How to Craft an Elevator Pitch for your Small BusinessYou can market your small business to anyone, anywhere, including in an elevator, with the right 30-second speech.
If you found yourself on an elevator with a potential customer or client, could you hook his or her interest before the doors opened? Most of us never really get to find out in real life, but having a short, honed sales pitch comes in handy in a thousand other everyday scenarios.
How do you structure such a pitch? What should it include? How can you strike the right tone? The devil is in the details. Here, experts reveal their best advice.
Give it a structure
There’s no one right way to craft an elevator pitch, but good pitches have a structure. Think about breaking yours into three parts. Traditional wisdom suggests starting with your benefit (what you can provide to your client), then a differentiator (how what you offer is unique) and finally a follow-through.
That approach might go like this if you operate a food truck. Benefit: Your truck is conveniently located near the person’s office. Differentiator: Your food is made with all local ingredients. Follow-through: Here’s a business card with actionable information on it, such as where to find the truck or a Twitter account which you update daily with your location.
Barry Maher, author of popular business book “Filling the Glass,” advised this approach: a grabber (what you do), support (an example of the value you’ve delivered to clients or customers), and a tie-in (asking a leading question about the potential customer).
Certified personal and professional life coach Linda Williams builds her pitches around relevance, offer and closing. If you own a restaurant, the relevance might be a recent news headline about a food-borne illness outbreak. In your offer you might explain why your product is safer and healthier. The closing, of course, is where you try to inspire the person to action.
Judy Lynes, at the Phelps Agency, turns the elevator pitch into a sort of mathematical formula: “I (action verb) + (target audience) + (benefit around what you offer) so they can (personal benefit).”
Emphasize your unique value proposition
Regardless of how you structure your pitch, don’t fall into the common trap of talking about what you do; instead, talk about the value your small business provides. Career advancement coach Lauren Milligan said it’s important to get across how your business is different. “Keying in on that one, memorable difference is the secret sauce to a great elevator pitch.”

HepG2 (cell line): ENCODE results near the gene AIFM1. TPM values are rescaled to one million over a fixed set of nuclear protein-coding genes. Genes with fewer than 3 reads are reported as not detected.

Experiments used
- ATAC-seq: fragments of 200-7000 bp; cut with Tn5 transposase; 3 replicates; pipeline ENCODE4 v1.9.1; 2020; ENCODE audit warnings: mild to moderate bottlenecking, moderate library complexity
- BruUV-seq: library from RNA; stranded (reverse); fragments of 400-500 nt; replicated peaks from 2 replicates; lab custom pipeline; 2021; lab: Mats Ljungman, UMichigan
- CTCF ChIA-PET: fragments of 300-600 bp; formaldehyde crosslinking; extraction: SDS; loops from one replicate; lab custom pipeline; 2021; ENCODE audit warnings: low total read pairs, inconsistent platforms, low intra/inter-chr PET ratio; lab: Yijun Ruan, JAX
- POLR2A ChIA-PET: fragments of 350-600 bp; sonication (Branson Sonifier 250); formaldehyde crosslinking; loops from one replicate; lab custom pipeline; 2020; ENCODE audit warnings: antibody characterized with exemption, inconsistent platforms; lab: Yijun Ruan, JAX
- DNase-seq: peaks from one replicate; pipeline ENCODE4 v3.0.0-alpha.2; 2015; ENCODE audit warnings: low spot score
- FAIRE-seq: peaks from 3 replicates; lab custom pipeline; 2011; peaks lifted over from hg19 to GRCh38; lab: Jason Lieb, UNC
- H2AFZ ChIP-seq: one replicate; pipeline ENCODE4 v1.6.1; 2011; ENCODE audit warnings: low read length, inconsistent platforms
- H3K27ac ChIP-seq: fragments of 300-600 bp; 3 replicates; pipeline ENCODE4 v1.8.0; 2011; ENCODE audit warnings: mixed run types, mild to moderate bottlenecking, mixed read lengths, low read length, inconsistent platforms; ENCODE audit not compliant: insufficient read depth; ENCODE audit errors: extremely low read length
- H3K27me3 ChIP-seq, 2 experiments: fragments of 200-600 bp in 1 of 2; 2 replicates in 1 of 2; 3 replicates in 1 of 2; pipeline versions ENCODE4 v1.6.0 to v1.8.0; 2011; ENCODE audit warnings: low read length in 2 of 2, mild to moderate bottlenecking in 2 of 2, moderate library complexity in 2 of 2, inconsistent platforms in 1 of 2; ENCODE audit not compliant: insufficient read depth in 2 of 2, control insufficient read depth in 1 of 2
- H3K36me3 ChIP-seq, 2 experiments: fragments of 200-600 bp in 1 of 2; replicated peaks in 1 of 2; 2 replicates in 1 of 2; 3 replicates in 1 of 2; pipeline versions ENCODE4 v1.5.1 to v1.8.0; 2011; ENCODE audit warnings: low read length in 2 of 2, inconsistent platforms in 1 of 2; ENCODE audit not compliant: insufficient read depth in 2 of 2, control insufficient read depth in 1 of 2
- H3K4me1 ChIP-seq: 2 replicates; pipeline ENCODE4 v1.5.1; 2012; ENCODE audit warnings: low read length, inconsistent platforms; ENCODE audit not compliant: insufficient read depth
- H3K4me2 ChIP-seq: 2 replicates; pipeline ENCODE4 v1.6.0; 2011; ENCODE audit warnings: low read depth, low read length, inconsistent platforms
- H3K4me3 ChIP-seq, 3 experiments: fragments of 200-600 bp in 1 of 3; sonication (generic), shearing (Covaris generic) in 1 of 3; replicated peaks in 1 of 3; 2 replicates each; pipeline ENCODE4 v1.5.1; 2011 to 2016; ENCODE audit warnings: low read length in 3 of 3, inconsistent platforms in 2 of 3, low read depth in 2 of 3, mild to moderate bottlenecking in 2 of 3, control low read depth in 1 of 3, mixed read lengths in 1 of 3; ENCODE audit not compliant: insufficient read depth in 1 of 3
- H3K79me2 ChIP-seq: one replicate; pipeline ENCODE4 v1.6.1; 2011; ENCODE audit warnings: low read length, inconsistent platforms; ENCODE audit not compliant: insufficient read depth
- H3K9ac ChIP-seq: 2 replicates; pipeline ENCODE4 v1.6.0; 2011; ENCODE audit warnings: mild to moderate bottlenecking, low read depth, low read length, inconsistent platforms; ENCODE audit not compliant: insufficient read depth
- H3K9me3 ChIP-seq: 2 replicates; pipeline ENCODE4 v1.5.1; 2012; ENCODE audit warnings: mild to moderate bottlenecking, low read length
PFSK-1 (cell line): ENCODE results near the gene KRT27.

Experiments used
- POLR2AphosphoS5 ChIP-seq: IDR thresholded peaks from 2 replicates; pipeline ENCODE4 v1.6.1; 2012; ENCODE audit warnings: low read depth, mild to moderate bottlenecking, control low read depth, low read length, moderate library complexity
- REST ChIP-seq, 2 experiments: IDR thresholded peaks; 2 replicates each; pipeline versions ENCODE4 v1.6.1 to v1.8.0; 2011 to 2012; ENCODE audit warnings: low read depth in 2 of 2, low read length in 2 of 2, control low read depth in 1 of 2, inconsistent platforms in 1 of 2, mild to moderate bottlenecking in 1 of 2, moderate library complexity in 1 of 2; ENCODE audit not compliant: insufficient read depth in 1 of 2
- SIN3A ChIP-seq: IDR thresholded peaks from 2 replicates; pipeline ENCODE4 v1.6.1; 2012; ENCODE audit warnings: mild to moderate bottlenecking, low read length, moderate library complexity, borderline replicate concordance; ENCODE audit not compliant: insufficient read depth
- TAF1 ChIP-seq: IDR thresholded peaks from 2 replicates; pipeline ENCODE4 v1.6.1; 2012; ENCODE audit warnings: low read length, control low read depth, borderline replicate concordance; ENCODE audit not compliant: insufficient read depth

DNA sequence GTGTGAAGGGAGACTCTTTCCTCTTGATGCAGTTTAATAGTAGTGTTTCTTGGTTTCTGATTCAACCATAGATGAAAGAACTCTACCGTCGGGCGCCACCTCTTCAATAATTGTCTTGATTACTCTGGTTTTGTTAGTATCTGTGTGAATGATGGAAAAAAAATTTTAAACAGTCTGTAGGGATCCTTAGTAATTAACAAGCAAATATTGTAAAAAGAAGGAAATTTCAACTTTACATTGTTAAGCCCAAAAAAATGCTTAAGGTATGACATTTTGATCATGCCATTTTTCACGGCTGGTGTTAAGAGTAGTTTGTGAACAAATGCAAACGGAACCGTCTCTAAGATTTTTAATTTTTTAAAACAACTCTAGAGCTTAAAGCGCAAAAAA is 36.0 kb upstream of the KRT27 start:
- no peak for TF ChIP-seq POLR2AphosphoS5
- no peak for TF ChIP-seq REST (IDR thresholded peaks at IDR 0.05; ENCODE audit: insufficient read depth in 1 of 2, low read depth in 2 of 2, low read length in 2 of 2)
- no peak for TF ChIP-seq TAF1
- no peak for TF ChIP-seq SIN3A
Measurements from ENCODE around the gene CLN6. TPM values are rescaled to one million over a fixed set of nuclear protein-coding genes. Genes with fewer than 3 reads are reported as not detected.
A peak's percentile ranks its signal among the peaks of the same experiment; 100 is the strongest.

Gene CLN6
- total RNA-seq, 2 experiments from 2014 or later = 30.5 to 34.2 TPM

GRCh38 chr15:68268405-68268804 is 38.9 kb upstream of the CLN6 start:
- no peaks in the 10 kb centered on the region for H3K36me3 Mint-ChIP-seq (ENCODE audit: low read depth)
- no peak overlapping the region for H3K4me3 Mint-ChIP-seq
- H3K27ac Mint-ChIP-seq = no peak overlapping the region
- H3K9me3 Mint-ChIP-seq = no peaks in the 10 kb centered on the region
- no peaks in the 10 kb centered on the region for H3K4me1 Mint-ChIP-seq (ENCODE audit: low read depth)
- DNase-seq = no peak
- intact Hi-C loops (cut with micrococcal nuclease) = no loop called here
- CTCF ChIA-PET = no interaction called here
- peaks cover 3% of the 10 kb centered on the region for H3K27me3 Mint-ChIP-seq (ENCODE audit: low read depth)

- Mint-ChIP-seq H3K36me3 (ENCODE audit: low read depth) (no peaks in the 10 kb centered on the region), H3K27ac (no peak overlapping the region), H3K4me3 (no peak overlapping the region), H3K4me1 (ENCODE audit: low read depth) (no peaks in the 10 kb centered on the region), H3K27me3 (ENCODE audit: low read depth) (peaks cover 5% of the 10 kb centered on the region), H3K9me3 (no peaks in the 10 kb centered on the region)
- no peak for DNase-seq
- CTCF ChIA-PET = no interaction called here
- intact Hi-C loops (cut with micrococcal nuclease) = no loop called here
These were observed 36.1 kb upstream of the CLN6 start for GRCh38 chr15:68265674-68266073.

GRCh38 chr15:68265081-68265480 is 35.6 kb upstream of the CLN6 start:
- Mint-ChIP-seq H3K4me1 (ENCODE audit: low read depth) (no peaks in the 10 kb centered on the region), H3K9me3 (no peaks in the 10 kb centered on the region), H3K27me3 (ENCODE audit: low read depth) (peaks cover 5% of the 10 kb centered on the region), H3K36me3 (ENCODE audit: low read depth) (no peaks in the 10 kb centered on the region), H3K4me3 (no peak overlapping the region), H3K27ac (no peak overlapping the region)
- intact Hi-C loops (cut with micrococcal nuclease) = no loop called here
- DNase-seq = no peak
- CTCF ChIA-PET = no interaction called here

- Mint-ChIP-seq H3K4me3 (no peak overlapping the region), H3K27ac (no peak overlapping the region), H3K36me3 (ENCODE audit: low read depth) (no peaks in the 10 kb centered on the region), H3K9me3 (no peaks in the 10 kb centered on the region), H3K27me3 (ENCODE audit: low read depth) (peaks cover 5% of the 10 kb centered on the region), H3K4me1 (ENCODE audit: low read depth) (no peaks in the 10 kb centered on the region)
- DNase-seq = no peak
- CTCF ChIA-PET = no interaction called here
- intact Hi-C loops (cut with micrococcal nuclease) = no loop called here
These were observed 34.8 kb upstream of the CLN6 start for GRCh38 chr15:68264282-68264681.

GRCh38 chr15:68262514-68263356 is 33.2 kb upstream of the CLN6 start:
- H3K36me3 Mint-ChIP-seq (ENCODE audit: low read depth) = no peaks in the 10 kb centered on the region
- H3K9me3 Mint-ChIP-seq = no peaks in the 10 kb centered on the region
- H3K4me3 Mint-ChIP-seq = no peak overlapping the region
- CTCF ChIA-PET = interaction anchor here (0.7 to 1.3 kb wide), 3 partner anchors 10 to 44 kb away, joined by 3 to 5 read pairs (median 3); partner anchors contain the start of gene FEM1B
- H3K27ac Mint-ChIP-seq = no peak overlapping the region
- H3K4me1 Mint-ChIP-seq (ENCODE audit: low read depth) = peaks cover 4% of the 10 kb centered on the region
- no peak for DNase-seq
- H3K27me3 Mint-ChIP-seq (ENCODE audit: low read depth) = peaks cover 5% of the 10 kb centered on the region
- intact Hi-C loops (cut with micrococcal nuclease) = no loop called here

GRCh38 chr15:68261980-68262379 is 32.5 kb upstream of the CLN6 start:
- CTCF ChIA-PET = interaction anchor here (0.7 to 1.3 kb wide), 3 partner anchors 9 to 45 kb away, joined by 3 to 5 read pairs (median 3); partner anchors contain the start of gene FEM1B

Or, as Victor Clarke, “marketing quarterback” at Clarke, Inc , advised, “What makes your products and services unique? Do you have a different approach to a specific problem or technology? Define what truly separates you from the pack.”
Show your passion
Your elevator pitch isn’t really about closing a sale. The goal is to intrigue your audience and earn a follow-up. To do that, be passionate and enthusiastic. This comes easily to some people; others need to work at externalizing their passion.
Shaun Walker, creative director and founding partner at HEROfarm Marketing, suggested this: “Be surprising, creative, and most importantly, authentic. If you don’t normally tell a story using the words ‘game changer’ or ‘turnkey,’ then don’t use it in your pitch.”
Ghostwriter and TED speaker Becky Blanton underscored the importance of being authentic. “Don’t say, ‘I’m a chef at the new Mexican restaurant in town. We use all organic ingredients.’ Say, ‘That new Mexican restaurant in town? It’s mine. My chefs and I use a recipe that’s been in my family for 200 years.’ The first is a sales pitch. The second? It leaves you wanting to try the food.”
Keep it short and tight
What’s the right length? Business books and coaches advise anything from 30 seconds to a minute. But in general, the shorter the better.
Practice your pitch until it sounds natural and authentic. When you begin your spiel, it shouldn’t sound like you’re shifting into sales mode; it should feel like an organic extension of a conversation.
There are tactics for keeping your presentation tight. For instance, “Don’t ask rhetorical questions,” said Jean-Luc Park, founding partner at Ferrum Capital. Not only don’t you know how they’ll answer, but you lose control of your pitch.
Blanton advised, “Practice in front of a mirror, on friends, everywhere. Change it up, notice what gets people’s attention and what turns them off.”
Don’t fumble the close
After all that work, don’t end the pitch with vague comments about follow-up. Hand them your business card, and if it’s appropriate, ask for theirs.
Perhaps the best way to close: “When closing out the elevator pitch, turn your focus immediately onto the other person. Ask how you might be of service or be a resource. People forget to do this because they’re so focused on selling themselves,” said PointMaker Communications’ Jackie Kellso. “The best way to get people to want to follow up is to offer yourself up!”